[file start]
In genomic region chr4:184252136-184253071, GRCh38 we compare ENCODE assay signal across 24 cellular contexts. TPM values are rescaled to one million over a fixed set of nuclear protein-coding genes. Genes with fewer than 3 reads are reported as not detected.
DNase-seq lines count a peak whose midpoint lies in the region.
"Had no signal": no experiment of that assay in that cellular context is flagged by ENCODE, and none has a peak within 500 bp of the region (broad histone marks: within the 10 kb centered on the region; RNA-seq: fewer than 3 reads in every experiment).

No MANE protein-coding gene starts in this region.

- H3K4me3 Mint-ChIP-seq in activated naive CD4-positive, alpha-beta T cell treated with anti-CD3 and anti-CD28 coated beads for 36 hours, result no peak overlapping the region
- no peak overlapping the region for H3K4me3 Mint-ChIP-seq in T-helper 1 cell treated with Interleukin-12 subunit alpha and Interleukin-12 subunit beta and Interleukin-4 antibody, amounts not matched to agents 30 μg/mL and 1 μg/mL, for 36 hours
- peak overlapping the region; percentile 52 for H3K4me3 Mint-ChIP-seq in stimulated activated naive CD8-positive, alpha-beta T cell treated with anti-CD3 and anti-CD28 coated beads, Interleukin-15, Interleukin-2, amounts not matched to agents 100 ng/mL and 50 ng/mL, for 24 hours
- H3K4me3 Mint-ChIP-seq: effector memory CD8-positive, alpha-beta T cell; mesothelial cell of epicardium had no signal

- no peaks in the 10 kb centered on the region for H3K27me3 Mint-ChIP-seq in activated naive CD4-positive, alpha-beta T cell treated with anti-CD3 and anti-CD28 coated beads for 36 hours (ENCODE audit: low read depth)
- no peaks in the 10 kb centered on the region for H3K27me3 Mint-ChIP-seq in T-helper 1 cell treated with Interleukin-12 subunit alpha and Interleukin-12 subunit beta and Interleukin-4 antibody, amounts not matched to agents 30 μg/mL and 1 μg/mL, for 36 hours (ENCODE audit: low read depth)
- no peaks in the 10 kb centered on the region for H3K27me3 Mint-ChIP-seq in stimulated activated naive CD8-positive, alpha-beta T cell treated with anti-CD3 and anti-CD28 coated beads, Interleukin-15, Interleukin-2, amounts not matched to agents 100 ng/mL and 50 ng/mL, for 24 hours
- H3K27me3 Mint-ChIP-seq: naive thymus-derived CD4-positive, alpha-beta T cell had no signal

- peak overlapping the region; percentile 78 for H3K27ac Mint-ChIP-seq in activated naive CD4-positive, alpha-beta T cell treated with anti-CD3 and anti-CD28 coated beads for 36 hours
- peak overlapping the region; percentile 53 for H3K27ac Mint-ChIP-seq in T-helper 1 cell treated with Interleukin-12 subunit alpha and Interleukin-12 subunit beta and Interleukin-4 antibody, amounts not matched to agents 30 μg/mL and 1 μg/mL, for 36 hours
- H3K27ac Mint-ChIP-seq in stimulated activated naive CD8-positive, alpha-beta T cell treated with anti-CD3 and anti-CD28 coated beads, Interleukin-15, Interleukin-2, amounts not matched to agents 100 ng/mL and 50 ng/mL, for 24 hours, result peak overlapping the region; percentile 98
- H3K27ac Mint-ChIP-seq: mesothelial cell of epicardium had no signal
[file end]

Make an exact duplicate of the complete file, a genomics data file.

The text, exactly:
In genomic region chr4:184252136-184253071, GRCh38 we compare ENCODE assay signal across 24 cellular contexts. TPM values are rescaled to one million over a fixed set of nuclear protein-coding genes. Genes with fewer than 3 reads are reported as not detected.
DNase-seq lines count a peak whose midpoint lies in the region.
"Had no signal": no experiment of that assay in that cellular context is flagged by ENCODE, and none has a peak within 500 bp of the region (broad histone marks: within the 10 kb centered on the region; RNA-seq: fewer than 3 reads in every experiment).

No MANE protein-coding gene starts in this region.

- H3K4me3 Mint-ChIP-seq in activated naive CD4-positive, alpha-beta T cell treated with anti-CD3 and anti-CD28 coated beads for 36 hours, result no peak overlapping the region
- no peak overlapping the region for H3K4me3 Mint-ChIP-seq in T-helper 1 cell treated with Interleukin-12 subunit alpha and Interleukin-12 subunit beta and Interleukin-4 antibody, amounts not matched to agents 30 μg/mL and 1 μg/mL, for 36 hours
- peak overlapping the region; percentile 52 for H3K4me3 Mint-ChIP-seq in stimulated activated naive CD8-positive, alpha-beta T cell treated with anti-CD3 and anti-CD28 coated beads, Interleukin-15, Interleukin-2, amounts not matched to agents 100 ng/mL and 50 ng/mL, for 24 hours
- H3K4me3 Mint-ChIP-seq: effector memory CD8-positive, alpha-beta T cell; mesothelial cell of epicardium had no signal

- no peaks in the 10 kb centered on the region for H3K27me3 Mint-ChIP-seq in activated naive CD4-positive, alpha-beta T cell treated with anti-CD3 and anti-CD28 coated beads for 36 hours (ENCODE audit: low read depth)
- no peaks in the 10 kb centered on the region for H3K27me3 Mint-ChIP-seq in T-helper 1 cell treated with Interleukin-12 subunit alpha and Interleukin-12 subunit beta and Interleukin-4 antibody, amounts not matched to agents 30 μg/mL and 1 μg/mL, for 36 hours (ENCODE audit: low read depth)
- no peaks in the 10 kb centered on the region for H3K27me3 Mint-ChIP-seq in stimulated activated naive CD8-positive, alpha-beta T cell treated with anti-CD3 and anti-CD28 coated beads, Interleukin-15, Interleukin-2, amounts not matched to agents 100 ng/mL and 50 ng/mL, for 24 hours
- H3K27me3 Mint-ChIP-seq: naive thymus-derived CD4-positive, alpha-beta T cell had no signal

- peak overlapping the region; percentile 78 for H3K27ac Mint-ChIP-seq in activated naive CD4-positive, alpha-beta T cell treated with anti-CD3 and anti-CD28 coated beads for 36 hours
- peak overlapping the region; percentile 53 for H3K27ac Mint-ChIP-seq in T-helper 1 cell treated with Interleukin-12 subunit alpha and Interleukin-12 subunit beta and Interleukin-4 antibody, amounts not matched to agents 30 μg/mL and 1 μg/mL, for 36 hours
- H3K27ac Mint-ChIP-seq in stimulated activated naive CD8-positive, alpha-beta T cell treated with anti-CD3 and anti-CD28 coated beads, Interleukin-15, Interleukin-2, amounts not matched to agents 100 ng/mL and 50 ng/mL, for 24 hours, result peak overlapping the region; percentile 98
- H3K27ac Mint-ChIP-seq: mesothelial cell of epicardium had no signal